Brain endothelial cells that constitute the blood-brain barrier differ in many ways from classical endothelial cells.62 They are in contact with each other by tight junctions, made of occludin, claudins, junctional adhesion molecules (JAM) and cell-selective adhesion molecules that induce a high trans-endothelial resistance and prevent paracellular trafficking of macromolecules. In addition they express adherens junction proteins such as VE-cadherin and N-cadherin (Fig. 1). Rubin et al. have also proposed that brain endothelial cells express E-cadherin, although this result would need to be revisited with updated tools, as they predate the discovery of VE-cadherin.63 Differentiation of these cells is allowed and maintained by an intimate interaction with astrocytes and their secreted products and neurons in what is referred as “neurovascular unit.”64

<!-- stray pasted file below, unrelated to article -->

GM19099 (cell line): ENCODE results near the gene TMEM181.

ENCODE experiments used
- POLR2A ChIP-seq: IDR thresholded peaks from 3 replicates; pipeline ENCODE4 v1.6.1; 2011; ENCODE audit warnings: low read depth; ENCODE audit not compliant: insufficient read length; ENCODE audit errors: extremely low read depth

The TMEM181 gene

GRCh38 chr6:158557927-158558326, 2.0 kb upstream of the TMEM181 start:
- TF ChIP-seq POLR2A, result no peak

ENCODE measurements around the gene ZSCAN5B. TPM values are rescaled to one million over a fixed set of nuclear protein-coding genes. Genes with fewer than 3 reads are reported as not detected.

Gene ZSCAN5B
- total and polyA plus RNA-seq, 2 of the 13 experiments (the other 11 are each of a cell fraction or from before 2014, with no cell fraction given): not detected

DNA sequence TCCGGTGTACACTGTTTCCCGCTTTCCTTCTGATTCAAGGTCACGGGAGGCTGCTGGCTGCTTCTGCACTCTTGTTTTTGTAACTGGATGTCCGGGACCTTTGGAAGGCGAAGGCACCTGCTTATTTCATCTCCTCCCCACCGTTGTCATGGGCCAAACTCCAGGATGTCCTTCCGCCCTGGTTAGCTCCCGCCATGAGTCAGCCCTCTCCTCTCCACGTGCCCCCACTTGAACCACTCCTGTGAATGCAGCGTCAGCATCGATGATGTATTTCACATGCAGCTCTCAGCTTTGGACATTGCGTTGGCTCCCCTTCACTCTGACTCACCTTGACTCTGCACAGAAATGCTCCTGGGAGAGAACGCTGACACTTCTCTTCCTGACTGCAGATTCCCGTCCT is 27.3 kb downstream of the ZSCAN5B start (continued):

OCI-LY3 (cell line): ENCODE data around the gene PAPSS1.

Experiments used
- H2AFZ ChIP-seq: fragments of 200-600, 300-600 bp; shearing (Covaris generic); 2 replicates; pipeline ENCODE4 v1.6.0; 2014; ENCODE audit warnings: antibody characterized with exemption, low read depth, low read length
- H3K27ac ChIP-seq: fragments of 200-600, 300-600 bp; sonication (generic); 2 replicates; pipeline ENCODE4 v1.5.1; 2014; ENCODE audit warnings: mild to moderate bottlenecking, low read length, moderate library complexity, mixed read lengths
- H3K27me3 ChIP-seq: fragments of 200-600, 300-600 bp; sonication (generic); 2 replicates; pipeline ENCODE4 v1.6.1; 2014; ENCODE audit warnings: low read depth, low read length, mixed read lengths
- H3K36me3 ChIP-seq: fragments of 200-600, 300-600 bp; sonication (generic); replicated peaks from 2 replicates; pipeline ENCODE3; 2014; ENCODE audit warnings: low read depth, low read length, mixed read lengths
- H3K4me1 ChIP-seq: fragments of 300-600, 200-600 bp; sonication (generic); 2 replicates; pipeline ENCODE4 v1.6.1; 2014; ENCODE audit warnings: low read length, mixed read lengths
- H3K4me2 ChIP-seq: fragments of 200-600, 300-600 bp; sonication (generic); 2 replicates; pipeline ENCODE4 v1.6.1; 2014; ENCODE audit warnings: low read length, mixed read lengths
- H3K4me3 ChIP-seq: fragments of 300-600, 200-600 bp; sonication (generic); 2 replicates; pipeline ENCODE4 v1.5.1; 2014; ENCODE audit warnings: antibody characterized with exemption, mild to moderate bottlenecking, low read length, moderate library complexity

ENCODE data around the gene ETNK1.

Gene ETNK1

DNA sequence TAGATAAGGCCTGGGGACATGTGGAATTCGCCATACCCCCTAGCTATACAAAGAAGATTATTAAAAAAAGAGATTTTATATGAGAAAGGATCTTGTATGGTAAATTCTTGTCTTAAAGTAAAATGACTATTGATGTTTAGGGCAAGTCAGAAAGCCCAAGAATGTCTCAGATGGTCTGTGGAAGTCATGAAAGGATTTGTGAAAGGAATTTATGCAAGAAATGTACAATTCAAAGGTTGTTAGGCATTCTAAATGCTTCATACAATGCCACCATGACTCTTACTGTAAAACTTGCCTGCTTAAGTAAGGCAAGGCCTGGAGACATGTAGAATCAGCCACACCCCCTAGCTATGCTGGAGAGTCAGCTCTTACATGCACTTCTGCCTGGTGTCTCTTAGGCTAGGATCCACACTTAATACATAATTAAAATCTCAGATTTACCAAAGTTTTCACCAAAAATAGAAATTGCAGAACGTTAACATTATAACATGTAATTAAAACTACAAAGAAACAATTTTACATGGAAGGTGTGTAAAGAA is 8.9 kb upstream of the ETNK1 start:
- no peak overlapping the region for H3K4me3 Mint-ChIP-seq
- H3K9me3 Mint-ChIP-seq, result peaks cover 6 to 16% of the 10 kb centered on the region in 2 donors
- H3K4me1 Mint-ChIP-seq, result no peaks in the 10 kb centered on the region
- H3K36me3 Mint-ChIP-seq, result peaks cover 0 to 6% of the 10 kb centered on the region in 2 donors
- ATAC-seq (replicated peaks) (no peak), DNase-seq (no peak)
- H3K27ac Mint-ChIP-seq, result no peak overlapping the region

Choroid plexus epithelial cells form the blood-CSF barrier. They are located in brain ventricles and produce CSF from a blood filtrate.65 They are separated from the systemic circulation by fenestrated endothelial cells filled with blood and stromal cells (Fig. 1). As other epithelial cells, they express E-cadherin at their basolateral pole, as well as tight junctions and as such constitute an attractive site of entry for Lm in the CNS.
As mentioned before, Lm has the capacity to interact via InlA and InlB with its cellular receptors E-cadherin and Met, respectively, to cross the intestinal and placental barriers. Since these two receptors are expressed at the surface of choroid plexus epithelial cells, and Met is also expressed at the brain endothelial level, similar mechanisms than at the intestinal and placental levels could occur at the blood-CSF and BBB, respectively.